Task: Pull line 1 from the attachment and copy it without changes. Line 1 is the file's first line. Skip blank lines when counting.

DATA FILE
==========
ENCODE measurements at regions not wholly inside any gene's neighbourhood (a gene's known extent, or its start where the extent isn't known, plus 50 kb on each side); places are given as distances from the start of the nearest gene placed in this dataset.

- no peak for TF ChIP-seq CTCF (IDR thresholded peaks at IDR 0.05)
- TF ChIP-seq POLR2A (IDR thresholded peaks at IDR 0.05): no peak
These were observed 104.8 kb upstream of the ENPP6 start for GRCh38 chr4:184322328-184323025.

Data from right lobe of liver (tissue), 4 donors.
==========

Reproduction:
ENCODE measurements at regions not wholly inside any gene's neighbourhood (a gene's known extent, or its start where the extent isn't known, plus 50 kb on each side); places are given as distances from the start of the nearest gene placed in this dataset.